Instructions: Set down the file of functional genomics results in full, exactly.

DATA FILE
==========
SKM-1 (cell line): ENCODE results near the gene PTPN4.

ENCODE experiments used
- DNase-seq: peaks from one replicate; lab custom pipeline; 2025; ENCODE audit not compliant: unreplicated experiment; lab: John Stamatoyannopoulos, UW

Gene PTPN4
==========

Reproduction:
SKM-1 (cell line): ENCODE results near the gene PTPN4.

ENCODE experiments used
- DNase-seq: peaks from one replicate; lab custom pipeline; 2025; ENCODE audit not compliant: unreplicated experiment; lab: John Stamatoyannopoulos, UW

Gene PTPN4